Simple Food

I ate fast food for the majority of my life. Jack in the Box one day, Taco Bell the next, McDonald’s for breakfast, Sonic for dinner. We ate out almost every meal growing up. I didn’t know anything about what I was eating or how it was grown or how it was cooked.

It wasn’t until I moved to Austin about five years ago that I quickly fell in love with food. Not chicken nuggets kind of food, but real food. For the first time I saw the value in eating food grown locally and cooked even more locally — in my kitchen.

Austin is such a hippie place that it didn’t take long to finally learn more about the world hiding behind food I had eaten my whole life. Food was being genetically modified, vegetables were being doused with poisons, artificial ingredients were being added to food production, and animals were being treated inhumanely. Yuck. But still after learning about all that, it is really expensive to buy humanely treated, not-pumped-full-of-antibiotics meat. It can be hard to find organic veggies, and it is definitely extremely time consuming to cook absolutely everything that we eat.

While I am not a huge fan of his aggressive manner, Jamie Oliver has this great clip where he is talking to students about simplifying what you eat. He rolls out this cart full of ice cream sundae stuff and tells them to make one for themselves. There is chocolate sauce and sprinkles and candy bits and cookie dough, etc. Then he tells them that there are 271 ingredients in what they are eating. They have no idea what they just put into their bodies and they probably couldn’t pronounce half of the ingredients they had just consumed. Then he pulled out his homemade ice cream, homemade strawberry sauce, and a crunchy topping. Nine ingredients total and all of them recognizable.

So it took a while for all this new-found knowledge to turn into action. After five years of cooking and comparing prices and buying from farmer’s markets, I think this Lent we’re finally in a good place to take on simplifying what we eat. Most of the time, when we order take-out it is because I haven’t planned ahead. No meal planning means no time to make the food and even if I find myself with time, I don’t have the food I need.

We are going to simplify our food and not eat out during Lent. To help with the meal planning we have Crockpot Mondays, Taco Tuesdays, Soup Wednesdays, Salad Thursdays, Pizza Fridays, Leftovers Saturdays, and Mexican Sundays. This focuses my time when hunting for new recipes. Also, for breakfast we eat cereal four times a week and I make eggs or toast with peanut butter and bananas the other three days. I also make enough of two snacks (like homemade granola bars, deviled eggs, trail mix, spiced nuts, etc.) to last us the whole week. And if I’m feeling particularly ambitious, I’ll make one dessert a week. Each night that we cook dinner, we make enough to have leftovers for lunch the next day so that we don’t have to worry about planning lunches.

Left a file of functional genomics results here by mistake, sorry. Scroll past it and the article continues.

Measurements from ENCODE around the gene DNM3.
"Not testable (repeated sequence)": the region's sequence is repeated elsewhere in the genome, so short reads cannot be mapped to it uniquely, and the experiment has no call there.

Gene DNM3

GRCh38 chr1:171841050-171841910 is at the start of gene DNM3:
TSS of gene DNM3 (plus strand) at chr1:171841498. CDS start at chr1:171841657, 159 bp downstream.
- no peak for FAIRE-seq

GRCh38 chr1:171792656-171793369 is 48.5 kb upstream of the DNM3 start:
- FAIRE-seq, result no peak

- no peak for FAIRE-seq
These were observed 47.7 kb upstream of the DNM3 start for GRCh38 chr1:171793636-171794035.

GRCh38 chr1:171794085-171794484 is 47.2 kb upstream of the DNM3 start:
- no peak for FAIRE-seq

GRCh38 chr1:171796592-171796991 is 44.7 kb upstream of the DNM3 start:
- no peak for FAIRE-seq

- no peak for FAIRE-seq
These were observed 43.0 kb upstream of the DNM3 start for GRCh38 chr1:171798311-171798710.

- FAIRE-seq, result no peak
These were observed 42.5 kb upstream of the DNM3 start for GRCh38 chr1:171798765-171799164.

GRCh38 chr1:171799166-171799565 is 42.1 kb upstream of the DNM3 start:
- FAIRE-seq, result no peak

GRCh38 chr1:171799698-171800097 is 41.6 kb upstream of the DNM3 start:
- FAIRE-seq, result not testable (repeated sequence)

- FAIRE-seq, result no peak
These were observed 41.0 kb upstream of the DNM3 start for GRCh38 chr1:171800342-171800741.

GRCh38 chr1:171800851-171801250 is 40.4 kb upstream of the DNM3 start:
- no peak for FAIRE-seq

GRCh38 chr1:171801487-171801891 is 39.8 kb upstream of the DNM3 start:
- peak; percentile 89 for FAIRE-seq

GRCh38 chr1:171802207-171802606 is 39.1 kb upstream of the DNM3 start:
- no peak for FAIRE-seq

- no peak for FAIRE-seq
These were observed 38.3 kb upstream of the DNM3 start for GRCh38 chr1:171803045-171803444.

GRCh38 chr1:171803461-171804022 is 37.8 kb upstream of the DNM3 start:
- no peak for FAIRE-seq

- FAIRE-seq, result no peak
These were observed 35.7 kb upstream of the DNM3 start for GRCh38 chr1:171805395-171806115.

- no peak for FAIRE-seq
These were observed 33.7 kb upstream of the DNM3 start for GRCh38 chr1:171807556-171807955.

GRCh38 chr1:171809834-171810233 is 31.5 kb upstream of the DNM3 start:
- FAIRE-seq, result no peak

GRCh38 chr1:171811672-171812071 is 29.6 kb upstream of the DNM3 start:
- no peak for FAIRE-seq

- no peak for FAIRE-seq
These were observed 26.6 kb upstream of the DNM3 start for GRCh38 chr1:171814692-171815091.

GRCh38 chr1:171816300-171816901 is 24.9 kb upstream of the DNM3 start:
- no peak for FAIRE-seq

Ok, that may seem rather daunting and you may wonder who has time for all that. But having the plan at the beginning of the week cuts down on all the time I would spend agonizing over what we’re going to do for dinner. During work I feel such a sense of peace knowing that dinner is taken care of.

Also, having a plan means that you can make things ahead. On the weekends I make the snacks and the dessert. Then the night before I wash and chop all the ingredients so that the next day all we have to do is throw everything together. It saves boatloads of time.

And here’s the great part, doing all this cooking makes me feel closer to God. I feel like I am treating my family and myself the way God intended. Because we’re putting so much more effort into food, mealtime has become more important. We’re more likely to all sit around the table with the TV off. We’re more likely to pray together as a family before meals. We communicate better and have more conversations as a family. We definitely are eating healthier, so we are treating our bodies like the temples that they are instead of just filling them with random foods we don’t know about.

There really is something so primal and satisfying about nourishing your family with your own hands. Knowing where the food is coming from, knowing what is in it, knowing who made it. It’s so fulfilling. And if that’s not enough, as a perk you are saving lots of money by not eating out.
Simple food. So counter-cultural in this fast-food society we live in but so much more attainable than we thought.